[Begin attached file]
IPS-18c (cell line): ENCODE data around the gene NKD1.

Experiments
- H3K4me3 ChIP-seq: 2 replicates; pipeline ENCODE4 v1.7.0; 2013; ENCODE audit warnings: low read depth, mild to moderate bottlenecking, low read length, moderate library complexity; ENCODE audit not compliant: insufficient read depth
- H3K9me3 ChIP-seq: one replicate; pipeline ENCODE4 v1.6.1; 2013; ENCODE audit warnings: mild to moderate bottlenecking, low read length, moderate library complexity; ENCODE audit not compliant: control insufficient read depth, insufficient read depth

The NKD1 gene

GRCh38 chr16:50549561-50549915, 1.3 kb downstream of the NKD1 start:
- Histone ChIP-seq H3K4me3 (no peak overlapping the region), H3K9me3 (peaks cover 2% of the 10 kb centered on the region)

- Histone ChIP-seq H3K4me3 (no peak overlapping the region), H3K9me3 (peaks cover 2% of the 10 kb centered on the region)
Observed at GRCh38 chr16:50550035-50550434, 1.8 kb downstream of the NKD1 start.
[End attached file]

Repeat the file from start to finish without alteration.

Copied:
IPS-18c (cell line): ENCODE data around the gene NKD1.

Experiments
- H3K4me3 ChIP-seq: 2 replicates; pipeline ENCODE4 v1.7.0; 2013; ENCODE audit warnings: low read depth, mild to moderate bottlenecking, low read length, moderate library complexity; ENCODE audit not compliant: insufficient read depth
- H3K9me3 ChIP-seq: one replicate; pipeline ENCODE4 v1.6.1; 2013; ENCODE audit warnings: mild to moderate bottlenecking, low read length, moderate library complexity; ENCODE audit not compliant: control insufficient read depth, insufficient read depth

The NKD1 gene

GRCh38 chr16:50549561-50549915, 1.3 kb downstream of the NKD1 start:
- Histone ChIP-seq H3K4me3 (no peak overlapping the region), H3K9me3 (peaks cover 2% of the 10 kb centered on the region)

- Histone ChIP-seq H3K4me3 (no peak overlapping the region), H3K9me3 (peaks cover 2% of the 10 kb centered on the region)
Observed at GRCh38 chr16:50550035-50550434, 1.8 kb downstream of the NKD1 start.